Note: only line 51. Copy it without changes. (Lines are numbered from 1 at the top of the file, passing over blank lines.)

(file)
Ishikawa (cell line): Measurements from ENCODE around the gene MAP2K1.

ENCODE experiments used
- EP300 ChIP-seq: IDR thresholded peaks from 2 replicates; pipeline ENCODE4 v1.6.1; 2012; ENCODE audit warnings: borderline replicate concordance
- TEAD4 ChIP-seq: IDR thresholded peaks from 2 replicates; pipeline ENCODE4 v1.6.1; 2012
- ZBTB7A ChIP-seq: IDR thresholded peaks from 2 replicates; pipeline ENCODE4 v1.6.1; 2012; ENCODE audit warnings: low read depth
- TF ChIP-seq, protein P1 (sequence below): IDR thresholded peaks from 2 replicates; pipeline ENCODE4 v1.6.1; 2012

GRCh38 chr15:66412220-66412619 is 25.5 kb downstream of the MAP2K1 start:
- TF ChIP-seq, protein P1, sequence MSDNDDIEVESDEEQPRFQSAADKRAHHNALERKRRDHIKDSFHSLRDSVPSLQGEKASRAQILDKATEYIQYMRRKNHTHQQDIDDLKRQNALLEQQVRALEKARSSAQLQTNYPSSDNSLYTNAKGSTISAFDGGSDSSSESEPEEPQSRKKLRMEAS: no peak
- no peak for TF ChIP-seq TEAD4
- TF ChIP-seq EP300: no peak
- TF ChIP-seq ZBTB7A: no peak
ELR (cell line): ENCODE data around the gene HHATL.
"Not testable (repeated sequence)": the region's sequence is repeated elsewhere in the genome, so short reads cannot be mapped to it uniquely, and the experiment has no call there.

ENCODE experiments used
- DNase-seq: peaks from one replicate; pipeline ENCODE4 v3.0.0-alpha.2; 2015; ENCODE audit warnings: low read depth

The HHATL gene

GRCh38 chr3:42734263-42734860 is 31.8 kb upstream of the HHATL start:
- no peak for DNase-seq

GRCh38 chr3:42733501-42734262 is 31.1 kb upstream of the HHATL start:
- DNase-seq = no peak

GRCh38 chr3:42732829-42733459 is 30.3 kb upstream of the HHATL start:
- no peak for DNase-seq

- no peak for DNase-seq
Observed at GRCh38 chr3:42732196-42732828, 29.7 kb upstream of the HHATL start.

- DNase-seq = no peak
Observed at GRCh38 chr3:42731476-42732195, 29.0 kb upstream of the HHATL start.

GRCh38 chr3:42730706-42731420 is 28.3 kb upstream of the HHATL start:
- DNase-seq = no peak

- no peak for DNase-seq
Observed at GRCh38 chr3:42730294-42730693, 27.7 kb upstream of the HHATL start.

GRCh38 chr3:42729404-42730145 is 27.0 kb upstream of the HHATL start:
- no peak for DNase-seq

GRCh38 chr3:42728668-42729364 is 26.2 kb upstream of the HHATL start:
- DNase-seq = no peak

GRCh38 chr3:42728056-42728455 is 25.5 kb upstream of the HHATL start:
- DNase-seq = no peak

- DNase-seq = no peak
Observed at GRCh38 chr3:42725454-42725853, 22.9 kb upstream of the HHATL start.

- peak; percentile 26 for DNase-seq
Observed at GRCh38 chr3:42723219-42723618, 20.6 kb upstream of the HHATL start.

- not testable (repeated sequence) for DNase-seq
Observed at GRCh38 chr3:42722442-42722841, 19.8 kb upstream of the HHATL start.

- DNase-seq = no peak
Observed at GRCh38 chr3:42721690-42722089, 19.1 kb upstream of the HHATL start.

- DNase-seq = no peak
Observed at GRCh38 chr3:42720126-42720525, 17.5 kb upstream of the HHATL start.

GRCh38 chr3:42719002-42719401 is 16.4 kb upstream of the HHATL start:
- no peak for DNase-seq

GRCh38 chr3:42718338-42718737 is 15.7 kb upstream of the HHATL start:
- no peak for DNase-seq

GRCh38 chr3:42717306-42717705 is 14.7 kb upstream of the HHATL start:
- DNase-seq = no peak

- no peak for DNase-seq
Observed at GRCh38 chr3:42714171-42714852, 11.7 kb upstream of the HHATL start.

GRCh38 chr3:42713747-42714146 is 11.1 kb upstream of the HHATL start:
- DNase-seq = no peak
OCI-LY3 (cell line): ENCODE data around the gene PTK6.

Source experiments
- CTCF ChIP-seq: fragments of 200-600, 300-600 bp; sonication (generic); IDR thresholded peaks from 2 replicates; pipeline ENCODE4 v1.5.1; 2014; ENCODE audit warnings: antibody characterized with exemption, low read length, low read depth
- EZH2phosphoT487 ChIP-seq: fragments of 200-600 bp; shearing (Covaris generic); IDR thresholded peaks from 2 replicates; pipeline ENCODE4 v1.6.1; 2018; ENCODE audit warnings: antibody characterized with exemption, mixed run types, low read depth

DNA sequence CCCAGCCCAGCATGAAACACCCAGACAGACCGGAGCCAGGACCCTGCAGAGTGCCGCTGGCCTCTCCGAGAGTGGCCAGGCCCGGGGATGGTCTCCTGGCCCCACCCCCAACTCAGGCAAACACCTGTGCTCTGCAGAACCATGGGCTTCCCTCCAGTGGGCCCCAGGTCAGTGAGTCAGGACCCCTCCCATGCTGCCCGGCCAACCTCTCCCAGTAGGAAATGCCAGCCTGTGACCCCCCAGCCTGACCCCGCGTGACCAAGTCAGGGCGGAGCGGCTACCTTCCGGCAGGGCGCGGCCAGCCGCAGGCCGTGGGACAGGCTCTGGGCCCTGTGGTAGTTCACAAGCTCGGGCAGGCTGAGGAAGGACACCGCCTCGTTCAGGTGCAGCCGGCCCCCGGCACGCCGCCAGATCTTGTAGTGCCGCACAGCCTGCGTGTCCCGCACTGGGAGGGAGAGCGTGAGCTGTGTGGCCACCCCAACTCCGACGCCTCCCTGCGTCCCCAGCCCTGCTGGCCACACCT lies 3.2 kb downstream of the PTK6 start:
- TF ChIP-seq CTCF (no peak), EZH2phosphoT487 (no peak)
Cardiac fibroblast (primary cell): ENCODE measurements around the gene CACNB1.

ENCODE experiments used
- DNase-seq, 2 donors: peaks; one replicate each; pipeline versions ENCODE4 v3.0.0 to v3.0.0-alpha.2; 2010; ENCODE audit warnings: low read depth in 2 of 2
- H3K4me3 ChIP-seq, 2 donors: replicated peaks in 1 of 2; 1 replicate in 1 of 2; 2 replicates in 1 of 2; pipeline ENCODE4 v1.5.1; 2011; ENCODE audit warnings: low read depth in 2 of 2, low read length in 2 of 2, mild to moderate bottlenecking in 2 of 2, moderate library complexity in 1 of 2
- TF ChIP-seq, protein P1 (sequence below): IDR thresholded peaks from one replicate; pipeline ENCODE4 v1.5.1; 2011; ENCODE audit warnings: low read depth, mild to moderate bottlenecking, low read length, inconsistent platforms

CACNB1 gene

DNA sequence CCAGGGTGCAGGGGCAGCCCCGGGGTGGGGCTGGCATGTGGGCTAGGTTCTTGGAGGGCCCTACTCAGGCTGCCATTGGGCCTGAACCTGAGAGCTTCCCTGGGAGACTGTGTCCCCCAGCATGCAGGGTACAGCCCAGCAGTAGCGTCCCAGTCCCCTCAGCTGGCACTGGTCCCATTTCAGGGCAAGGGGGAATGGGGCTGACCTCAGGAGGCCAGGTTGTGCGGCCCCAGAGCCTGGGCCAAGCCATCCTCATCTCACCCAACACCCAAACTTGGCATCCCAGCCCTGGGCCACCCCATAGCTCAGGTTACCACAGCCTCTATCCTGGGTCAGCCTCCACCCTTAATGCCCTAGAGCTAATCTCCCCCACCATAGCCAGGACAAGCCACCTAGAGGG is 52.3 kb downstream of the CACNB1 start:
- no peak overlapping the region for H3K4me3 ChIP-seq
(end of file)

GRCh38 chr3:42717306-42717705 is 14.7 kb upstream of the HHATL start: